Thanks a lot to all who replied!
On Sun 31/Jul/2016 14:22:56 +0200 Peter J. Holzer wrote:
On 2016-07-31 10:07:12 +0200, Alessandro Vesely wrote:
SMTP provides for:
address-literal = "[" ( IPv4-address-literal /
General-address-literal ) "]"
; See Section 4.1.3
Mailbox = Local-part "@" ( Domain / address-literal )
However, it is not clear how mailboxes containing an address literal are to
be treated by an MTA when they appear in the envelope. Specifically, I have
three questions, assuming a recipient is indicated using an address literal:
I asked a similar question about CNAME records about 2 years ago, and
the consensus was that a relaying MTA must not change the recipients
address while the receiver MTA may treat the address any way it pleases.
I think it is safe to generalize that to address literals.
A difference is that the delivery MTA ("receiving server") pretty much has to
know all of the domains under which it will receive mail, while it can miss
DNAT numbers, especially in the misconfigurational barrier case that address
literals are designed to bypass.
1. If the host can resolve the address and obtain a domain name, it can
replace it so as to obtain a regular mailbox. Right?
No. If a relay receives an email for <firstname.lastname@example.org>, it cannot
rewrite it to <alice(_at_)example(_dot_)com>, just because it finds a PTR record
«220.127.116.11.in-addr.arpa PTR example.com».
Of course the receiver MTA may deliver mail for <email@example.com> and
<alice(_at_)example(_dot_)com> to the same mailbox, and it might do that
canonicalizing the domain part first. But that's local policy.
Fine. Ned's description of what happens inside of an ADMD is clear and
I couldn't find any occurrence of the term "literal" in RFC 6409, but
generalizing Section 8.7 "Resolve Aliases" yields that MSAs are allowed to
rewrite them. Now, since one cannot lookup secondary MXes of an address
literal, an MTA getting RCPT TO:<firstname.lastname@example.org must be either a submission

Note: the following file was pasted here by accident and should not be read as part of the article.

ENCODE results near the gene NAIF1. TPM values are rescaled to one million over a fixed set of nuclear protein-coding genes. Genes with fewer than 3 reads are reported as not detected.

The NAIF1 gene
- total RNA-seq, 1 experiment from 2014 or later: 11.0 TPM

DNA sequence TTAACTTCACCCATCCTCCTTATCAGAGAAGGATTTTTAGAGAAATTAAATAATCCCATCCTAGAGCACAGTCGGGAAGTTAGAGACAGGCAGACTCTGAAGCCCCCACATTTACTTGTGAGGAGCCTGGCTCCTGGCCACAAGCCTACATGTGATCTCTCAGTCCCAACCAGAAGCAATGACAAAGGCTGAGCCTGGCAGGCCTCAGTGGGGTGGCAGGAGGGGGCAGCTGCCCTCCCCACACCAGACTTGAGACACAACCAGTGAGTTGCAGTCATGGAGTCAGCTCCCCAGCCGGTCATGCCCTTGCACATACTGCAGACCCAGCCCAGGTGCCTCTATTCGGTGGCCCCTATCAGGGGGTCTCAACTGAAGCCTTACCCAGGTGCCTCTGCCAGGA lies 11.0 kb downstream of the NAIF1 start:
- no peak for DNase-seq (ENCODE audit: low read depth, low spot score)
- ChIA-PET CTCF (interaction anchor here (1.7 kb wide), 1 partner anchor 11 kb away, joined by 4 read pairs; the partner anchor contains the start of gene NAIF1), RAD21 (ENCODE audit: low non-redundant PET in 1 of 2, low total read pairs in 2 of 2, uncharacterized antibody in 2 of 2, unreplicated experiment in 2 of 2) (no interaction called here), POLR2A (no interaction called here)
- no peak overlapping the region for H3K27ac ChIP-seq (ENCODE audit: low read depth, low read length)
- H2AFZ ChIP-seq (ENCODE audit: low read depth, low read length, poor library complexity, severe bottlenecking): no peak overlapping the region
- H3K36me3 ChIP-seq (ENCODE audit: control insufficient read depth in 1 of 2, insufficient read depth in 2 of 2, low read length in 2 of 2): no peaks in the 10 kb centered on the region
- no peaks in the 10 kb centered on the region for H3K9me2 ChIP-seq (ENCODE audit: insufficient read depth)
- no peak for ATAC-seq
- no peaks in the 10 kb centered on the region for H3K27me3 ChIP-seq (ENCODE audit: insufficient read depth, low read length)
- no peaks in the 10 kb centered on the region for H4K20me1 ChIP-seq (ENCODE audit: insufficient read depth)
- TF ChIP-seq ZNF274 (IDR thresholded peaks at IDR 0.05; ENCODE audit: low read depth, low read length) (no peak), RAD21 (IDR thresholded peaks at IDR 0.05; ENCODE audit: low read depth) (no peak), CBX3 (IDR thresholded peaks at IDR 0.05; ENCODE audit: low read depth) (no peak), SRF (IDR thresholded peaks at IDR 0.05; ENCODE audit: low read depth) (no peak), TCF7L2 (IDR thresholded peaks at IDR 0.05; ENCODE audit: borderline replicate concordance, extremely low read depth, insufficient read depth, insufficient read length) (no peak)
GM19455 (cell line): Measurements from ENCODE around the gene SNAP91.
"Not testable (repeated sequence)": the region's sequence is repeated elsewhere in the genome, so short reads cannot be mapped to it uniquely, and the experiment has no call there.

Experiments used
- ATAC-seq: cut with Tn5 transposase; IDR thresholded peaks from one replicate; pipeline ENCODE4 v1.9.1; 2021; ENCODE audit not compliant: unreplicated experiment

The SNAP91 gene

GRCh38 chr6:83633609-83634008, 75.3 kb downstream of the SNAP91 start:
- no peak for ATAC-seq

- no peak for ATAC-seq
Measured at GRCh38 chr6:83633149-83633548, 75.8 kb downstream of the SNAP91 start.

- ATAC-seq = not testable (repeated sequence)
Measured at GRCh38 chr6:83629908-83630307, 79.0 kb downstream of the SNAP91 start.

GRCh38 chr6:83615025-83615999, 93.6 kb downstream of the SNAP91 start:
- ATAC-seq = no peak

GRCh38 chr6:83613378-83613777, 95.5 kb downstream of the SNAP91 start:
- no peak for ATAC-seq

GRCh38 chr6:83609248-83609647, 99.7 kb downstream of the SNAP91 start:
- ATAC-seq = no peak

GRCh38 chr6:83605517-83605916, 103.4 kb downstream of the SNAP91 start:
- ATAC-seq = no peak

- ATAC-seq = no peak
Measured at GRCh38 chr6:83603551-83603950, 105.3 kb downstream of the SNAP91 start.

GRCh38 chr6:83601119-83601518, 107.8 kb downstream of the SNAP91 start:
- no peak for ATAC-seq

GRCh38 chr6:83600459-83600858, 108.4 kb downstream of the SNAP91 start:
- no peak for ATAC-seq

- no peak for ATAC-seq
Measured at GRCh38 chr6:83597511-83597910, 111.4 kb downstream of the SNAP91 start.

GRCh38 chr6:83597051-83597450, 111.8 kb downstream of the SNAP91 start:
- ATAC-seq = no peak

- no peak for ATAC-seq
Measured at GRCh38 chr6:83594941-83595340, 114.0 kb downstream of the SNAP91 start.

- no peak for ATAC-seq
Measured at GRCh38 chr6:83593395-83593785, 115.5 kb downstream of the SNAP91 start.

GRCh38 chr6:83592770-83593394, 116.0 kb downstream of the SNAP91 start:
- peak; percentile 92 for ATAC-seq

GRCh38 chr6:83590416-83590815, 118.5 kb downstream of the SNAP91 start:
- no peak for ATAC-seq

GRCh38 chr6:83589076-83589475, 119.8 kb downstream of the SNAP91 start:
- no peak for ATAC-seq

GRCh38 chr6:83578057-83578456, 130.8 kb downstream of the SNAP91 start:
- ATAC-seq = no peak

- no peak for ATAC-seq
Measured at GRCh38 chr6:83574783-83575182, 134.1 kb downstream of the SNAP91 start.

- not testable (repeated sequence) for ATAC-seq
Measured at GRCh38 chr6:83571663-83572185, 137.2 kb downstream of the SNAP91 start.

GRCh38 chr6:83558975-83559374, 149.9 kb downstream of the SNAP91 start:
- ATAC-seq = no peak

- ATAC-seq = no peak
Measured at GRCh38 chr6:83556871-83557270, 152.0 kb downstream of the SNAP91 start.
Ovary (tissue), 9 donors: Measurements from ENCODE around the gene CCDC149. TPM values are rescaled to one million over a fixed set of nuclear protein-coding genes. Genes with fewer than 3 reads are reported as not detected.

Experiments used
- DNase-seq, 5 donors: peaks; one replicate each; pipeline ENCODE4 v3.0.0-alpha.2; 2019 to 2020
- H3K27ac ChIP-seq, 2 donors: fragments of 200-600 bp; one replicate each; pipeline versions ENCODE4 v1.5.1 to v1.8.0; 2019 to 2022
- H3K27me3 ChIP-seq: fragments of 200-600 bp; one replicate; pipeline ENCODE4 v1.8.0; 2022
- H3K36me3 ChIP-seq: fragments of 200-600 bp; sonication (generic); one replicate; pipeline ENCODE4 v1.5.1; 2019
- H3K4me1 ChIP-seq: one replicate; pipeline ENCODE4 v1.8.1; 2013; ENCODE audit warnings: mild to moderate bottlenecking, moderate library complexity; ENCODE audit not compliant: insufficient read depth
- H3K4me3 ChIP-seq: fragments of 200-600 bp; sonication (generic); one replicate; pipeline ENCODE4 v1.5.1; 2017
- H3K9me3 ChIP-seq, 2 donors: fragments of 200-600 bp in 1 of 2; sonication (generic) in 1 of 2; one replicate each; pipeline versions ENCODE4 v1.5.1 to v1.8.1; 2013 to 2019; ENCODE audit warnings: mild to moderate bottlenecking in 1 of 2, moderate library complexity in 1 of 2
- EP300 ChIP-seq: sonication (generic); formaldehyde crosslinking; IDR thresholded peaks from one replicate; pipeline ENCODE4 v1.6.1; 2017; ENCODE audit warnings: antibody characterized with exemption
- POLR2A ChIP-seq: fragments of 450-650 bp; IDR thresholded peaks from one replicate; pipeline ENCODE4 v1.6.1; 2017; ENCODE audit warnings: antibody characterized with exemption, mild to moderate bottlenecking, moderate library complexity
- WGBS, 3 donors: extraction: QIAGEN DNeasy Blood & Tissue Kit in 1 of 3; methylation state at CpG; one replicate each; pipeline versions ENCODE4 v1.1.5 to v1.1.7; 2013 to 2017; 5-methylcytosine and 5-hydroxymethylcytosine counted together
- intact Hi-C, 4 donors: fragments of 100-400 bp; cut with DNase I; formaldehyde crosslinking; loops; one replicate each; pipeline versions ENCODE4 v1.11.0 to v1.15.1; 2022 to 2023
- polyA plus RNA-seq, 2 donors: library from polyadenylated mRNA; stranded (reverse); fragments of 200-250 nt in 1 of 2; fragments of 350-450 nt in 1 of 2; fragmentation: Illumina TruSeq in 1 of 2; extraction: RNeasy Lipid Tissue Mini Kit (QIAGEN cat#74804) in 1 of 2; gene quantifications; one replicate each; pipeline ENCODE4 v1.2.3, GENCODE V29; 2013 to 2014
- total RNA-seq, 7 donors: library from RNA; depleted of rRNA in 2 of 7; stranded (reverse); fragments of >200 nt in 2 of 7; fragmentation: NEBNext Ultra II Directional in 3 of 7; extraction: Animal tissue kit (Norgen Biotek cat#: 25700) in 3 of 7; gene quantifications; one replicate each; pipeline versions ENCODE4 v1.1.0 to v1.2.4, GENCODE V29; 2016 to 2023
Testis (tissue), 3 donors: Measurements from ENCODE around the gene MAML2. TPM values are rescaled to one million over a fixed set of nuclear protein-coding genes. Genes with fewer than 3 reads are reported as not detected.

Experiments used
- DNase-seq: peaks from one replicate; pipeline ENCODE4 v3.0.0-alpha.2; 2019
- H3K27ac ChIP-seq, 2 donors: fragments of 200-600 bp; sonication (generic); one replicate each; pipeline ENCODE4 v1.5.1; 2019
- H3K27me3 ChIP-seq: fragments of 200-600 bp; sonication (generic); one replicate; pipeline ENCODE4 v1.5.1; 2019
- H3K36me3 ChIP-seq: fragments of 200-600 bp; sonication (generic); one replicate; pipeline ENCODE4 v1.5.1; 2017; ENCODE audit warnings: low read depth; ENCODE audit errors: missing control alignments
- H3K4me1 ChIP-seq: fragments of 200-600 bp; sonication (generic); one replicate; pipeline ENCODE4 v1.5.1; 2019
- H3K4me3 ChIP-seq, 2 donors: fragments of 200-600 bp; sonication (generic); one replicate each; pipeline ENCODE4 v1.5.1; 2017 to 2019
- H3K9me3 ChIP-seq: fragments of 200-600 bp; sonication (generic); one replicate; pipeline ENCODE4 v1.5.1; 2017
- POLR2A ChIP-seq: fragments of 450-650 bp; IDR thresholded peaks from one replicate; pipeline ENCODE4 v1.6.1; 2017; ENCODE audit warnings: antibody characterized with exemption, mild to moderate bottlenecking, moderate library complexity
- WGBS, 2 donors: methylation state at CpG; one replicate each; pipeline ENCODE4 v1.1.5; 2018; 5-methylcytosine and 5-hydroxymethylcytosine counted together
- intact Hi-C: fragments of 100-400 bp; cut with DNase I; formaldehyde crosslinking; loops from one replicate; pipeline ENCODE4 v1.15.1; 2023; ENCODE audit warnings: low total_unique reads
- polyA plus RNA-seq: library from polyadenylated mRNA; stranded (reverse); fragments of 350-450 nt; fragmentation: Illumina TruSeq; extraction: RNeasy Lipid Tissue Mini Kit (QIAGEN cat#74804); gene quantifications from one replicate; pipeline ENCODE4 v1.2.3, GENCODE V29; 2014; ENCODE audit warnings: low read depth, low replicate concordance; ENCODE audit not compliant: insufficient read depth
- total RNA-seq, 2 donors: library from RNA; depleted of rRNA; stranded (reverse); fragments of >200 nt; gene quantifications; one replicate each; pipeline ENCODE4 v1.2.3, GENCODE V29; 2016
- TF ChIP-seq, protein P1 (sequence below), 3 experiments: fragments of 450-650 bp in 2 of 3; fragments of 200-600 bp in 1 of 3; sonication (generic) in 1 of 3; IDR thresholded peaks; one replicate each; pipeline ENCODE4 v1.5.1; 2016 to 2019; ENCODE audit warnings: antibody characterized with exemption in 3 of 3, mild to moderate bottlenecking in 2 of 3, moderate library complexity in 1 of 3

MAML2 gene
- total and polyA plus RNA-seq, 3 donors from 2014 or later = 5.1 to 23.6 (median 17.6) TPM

or a delivery server. Rewriting is allowed in both cases.
Determining whether the MTA is the receiver is local policy. There is
probably no general rule like "does this IP address match one of this
Relying on configuration settings to define a super-duper local policy doesn't
seem to be a viable option, for a couple of reasons. First, to avoid the
misconfigurational oxymoron above. Second, more flexibility brings more bugs,
so it can hardly be afforded for a rarely used feature.
Of all the non-configured elements that a receive-or-relay decision can be
based on, only two come to my mind:
* Does the client have relay privileges?
* Does the address literal have a reverse name?
3. If in case (2) the server relays, it can either drop or keep the domain
part when it issues RCPT TO to its peer.
No. It must not change the recipient address, and just dropping the
domain part would in any case result in a syntactically invalid address.
My bad. I was thinking of <email@example.com> and failed to bring into
the cache that, in general, local names are not accepted in the envelope.
Rewriting with the greeting name obtained on connecting to the server would
probably create more problems than it might solve, wouldn't it?
Any other ideas?
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